Playwright: Edward Albee
Company: Springs Ensemble Theatre Company (SET)
Venue: Springs Ensemble Theatre, 1903 East Cache La Poudre Street, Colorado Springs, CO 80909.
Running Time: 95 minutes (no intermission).
Date of Performance: Sunday, June 22, 2014
Never having seen Albee's The Goat, or Who Is Sylvia (hereafter referred to as The Goat), I wasn't sure what to expect.
Now I know.
For those who may be similarly unfamiliar with The Goat, be forewarned. It is very INTENSE. Springs Ensemble Theater (hereafter referred to as SET) may want to consider providing seat belts and crash helmets to the audience. It should come with a WARNING to sit down, buckle up, and keep your arms inside the ride at all times. The Goat is disturbing, challenging, frightening, repulsive, and unquestionably the very best theater I have seen in a very long time.
Continuing with the warning theme, the script contains abundant adult language and adult content, including references to incest, bestiality, and pedophilia. Many would find the themes in The Goat repugnant. If you might be one of those troubled by these topics, read no further.
I won't give away the details of the plot, as those details are crucial to the intensity of the performance. For the details, I suggest that you buy a ticket as soon as possible and discover them just as I did, sitting in a small room with four very talented actors doing a "bang up" job with a strange, but wonderful, script.
What I can say is that there is love, loss, and heartbreak of a most unusual type. The married couple, Martin and his wife Stevie, are happy and successful until Martin is outed by his friend Ross; it turns out he's having an affair. An affair with a goat. And Martin is in love with Sylvia...his goat friend.
If you've ever had a relationship go bad on you, The Goat might make you feel better. No doubt, the circumstances of your breakup were better than those visited upon Stevie. After all, if your competition is another woman, it doesn't seem so bad. But a goat? A GOAT?
|L-R Amy Brooks (Stevie), Steve Emily (Martin), Christian O'Shaughnessy (Billy)|
As I mentioned, there are four fine actors here at the top of their game. Steve Emily (Martin) is central, locked in, and a joy to watch. He may not want The Goat on his resume, since he's a very credible practitioner of bestiality, incest, and perhaps pedophilia here. Regardless, he veers from dementia to barnyard lust to a full on mouth kiss with his teenage son, all with a "why is everybody picking on me" attitude. It truly is a masterful performance.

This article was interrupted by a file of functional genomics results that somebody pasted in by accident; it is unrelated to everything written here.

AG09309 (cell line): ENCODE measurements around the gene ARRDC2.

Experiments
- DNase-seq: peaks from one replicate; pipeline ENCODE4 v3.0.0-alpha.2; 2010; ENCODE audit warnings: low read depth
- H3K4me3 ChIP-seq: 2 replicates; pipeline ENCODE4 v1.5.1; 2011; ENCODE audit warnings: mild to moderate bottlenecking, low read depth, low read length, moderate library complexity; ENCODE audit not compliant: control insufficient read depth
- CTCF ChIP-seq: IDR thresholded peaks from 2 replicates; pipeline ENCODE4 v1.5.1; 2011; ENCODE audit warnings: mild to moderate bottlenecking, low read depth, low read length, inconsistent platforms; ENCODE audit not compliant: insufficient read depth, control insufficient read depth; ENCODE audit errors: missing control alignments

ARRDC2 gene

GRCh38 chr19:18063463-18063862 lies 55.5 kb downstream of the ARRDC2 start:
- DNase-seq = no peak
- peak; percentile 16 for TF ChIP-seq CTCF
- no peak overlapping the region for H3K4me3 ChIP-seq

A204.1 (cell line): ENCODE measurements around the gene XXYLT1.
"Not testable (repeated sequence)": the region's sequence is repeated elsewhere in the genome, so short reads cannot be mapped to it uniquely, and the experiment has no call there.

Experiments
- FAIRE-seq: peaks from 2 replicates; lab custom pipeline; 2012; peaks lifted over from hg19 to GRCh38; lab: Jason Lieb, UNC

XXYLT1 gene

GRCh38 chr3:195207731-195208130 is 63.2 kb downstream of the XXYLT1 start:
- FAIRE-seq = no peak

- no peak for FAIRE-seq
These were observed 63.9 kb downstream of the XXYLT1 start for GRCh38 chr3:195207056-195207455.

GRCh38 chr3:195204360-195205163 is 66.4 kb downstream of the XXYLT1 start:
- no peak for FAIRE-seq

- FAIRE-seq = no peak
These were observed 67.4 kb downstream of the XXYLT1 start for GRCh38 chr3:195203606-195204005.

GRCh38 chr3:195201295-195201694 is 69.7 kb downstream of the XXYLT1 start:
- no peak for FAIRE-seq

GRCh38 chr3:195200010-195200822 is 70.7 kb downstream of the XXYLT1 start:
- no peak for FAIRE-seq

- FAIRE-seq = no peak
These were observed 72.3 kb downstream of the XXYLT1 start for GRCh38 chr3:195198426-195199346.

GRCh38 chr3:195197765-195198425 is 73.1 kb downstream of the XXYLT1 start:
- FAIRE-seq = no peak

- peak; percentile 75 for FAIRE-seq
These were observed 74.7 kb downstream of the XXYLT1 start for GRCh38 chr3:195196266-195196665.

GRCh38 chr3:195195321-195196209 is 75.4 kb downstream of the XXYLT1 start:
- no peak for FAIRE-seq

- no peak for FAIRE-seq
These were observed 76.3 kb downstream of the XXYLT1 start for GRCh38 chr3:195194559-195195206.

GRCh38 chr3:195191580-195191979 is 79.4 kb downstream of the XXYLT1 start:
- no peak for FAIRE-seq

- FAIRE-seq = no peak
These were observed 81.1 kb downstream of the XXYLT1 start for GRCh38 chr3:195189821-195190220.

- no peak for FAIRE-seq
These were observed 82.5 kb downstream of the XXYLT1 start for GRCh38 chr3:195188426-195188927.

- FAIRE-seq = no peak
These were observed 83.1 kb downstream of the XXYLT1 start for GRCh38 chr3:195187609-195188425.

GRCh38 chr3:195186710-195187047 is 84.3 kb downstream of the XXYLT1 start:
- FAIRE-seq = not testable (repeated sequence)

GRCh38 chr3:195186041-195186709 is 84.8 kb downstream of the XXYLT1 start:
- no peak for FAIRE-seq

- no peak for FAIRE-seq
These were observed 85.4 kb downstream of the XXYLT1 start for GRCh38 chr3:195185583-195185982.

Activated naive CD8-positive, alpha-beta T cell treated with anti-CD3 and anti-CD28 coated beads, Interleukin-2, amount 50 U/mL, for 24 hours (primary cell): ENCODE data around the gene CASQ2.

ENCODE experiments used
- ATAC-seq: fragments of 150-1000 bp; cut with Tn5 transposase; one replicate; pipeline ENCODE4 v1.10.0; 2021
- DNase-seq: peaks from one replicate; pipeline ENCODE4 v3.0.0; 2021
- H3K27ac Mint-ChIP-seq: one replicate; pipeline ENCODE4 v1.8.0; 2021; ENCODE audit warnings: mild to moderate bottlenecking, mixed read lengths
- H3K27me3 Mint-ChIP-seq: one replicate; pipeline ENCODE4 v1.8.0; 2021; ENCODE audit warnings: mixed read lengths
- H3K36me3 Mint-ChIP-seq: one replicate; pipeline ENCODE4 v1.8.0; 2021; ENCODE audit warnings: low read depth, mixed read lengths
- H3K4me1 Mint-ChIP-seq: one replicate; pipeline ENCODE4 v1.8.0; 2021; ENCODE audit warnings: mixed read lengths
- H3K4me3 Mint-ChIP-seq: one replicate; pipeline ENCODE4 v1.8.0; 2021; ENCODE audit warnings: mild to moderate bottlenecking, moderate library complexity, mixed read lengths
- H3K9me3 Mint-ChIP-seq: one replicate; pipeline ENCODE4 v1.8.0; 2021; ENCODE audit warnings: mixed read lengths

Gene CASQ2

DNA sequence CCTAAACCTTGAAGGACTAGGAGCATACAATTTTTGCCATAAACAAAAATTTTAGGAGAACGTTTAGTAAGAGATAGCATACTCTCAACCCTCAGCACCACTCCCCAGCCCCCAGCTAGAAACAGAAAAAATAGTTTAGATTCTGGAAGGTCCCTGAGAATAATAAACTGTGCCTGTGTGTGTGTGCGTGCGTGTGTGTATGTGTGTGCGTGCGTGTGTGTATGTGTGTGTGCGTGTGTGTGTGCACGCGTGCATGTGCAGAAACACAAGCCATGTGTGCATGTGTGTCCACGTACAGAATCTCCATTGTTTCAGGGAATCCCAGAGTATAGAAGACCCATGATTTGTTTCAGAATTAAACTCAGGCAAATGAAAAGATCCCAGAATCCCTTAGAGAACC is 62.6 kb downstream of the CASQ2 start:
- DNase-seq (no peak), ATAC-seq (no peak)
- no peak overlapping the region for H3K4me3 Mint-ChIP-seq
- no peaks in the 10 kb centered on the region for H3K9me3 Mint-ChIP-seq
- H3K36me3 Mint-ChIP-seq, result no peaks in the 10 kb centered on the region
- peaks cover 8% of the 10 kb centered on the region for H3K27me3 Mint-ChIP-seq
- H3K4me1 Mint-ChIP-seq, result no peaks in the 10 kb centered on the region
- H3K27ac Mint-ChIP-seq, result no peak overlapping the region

Amy Brooks' performance (Stevie) is dazzling, as is every costume Emory John Collinson puts on her, including the blood splattered one at the end. She lets go of a long, deep primal scream as she tries, in vain, to process what is happening to her husband and her marriage.
Billy (Christian O'Shaughnessy), Stevie and Martin's gay son, is understandably distressed about the events. Still, he loves his parents, despite their flaws. O'Shaughnessy (who bears a striking resemblance to Green Day lead singer Billie Joe Armstrong) is a convincing gay teenager. He also rocks Emory John Collinson's costumes, looking like he just stepped off a photo shoot set for GQ magazine.
Ross (Tom Auclair) has the smallest role in terms of lines, but he has a very critical role as the one who betrays Martin and spills the dirty secrets. Auclair wants us to believe he had no choice, and we almost do believe that...but not quite. Which is exactly what Albee wants.
Director Max Ferguson has assembled a marvelous cast on a marvelous set that he uses and abuses in every possible way. He takes the characters and the audience on a roller coaster ride while watching a script driven train wreck on the stage.
The Goat at SET is unforgettable theater. It is the best production I have seen yet at SET. Anyone who enjoys the edgiest, the gutsiest, and the most provocative and challenging drama in Colorado should try to get a ticket. If you can.
You won't regret it, and you'll not forget it.
This show is suitable for adults only, and even then it is not for ALL adults. The content is strictly for open minded persons who are willing to have their sensitivities challenged.
This show closes on June 29, 2014.
Pre or post show dining suggestion:
Phantom Canyon Brewing Company, 2 E. Pikes Peak, Colorado Springs. Happy Hour 3:00-600 PM, and 10:00 PM to close (pints for $2.75, pitchers $10.00). Full selection of handcrafted beers brewed on premises. It's a fifteen minute drive to/from the theater, so plan accordingly. Street parking (meters and pay lots). Menus here.
Photo Credits: Springs Ensemble Theatre.
Director: Max Ferguson
Set Design: June Scott Barfield
Lighting Design: Jeremiah Miller
Costume Design: Emory John Collinson
Sound Design: Pat Collins
Martin: Steve Emily
Stevie: Amy Brooks
Ross: Tom Auclair
Billy: Christian O'Shaughnessy